June 5 marked five years since the bloodshed in the Peruvian city of Bagua, situated in the Amazon. The Peruvian government negotiated a Free Trade Agreement with the United States that came into effect in February of 2009. It gave mining corporations special rights to access the Amazon for oil exploration and subsequent exploitation. There were numerous protests that year from multiple indigenous groups, like the awajun and wampis. In June, President Alan Garcia declared a state of emergency and sent in the Peruvian National Police to stop the protests. At least 33 people were killed, including members of the police and indigenous groups. Although some politicians resigned their posts, like the then Prime Minister Yehude Simon, no politicians have been brought to justice as being the intellectual perpetrators of the crime. Many Peruvians now view both the police and the awajun and wampis peoples as victims of a game in which the players care much more for the benefit of transnationals and their own pockets than the lives of “second class citizens,” as President Garcia defined them when asked what he thought of the happenings on June 5, 2009.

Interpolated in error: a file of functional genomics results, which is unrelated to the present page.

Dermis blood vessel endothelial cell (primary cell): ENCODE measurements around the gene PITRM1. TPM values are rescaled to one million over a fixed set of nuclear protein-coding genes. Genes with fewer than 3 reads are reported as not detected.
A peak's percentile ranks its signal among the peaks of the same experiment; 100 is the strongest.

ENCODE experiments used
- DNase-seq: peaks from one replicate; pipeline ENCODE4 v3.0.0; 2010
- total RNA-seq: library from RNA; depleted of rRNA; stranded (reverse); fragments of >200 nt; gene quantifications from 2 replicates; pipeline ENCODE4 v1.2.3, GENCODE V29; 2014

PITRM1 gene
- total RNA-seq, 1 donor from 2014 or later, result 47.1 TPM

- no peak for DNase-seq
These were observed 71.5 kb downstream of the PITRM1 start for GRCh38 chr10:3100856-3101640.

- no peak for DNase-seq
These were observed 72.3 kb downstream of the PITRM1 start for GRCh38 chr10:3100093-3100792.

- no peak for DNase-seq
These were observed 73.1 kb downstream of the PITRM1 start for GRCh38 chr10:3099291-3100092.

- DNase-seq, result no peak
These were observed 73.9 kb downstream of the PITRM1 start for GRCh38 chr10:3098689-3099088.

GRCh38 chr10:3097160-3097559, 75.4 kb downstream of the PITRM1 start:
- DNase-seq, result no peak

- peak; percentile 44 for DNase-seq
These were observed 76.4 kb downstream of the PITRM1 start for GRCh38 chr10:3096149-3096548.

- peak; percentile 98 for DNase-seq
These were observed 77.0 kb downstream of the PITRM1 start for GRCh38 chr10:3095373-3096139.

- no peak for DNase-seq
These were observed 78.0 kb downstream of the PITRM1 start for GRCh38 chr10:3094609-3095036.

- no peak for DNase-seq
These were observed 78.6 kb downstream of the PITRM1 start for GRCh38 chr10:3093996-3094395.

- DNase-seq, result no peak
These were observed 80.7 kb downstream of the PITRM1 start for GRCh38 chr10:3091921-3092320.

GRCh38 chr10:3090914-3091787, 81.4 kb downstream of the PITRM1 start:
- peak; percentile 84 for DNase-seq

Starting at around 5:00 at the Plaza San Martin, a wide array of different organizations began a a demonstration in commemoration of the day of the Earth and the fifth anniversary of the bloodshed at Bagua.
Many different leaders spoke to the crowd of about 100 people at the Plaza San Martin that evening. Between every speaker the crowd cried out in unison: “Conga no va! Conga no va! Toromocho tampoco! Toromocho tampoco!” The first is a protest against a gold and copper mining project led by Newmont Corporation in Cajamarca, the second a copper and molybdenum mining project led by Minera Chinalco Peru. Newmont is U.S.-owned, while Chinalco’s roots go all the way to China.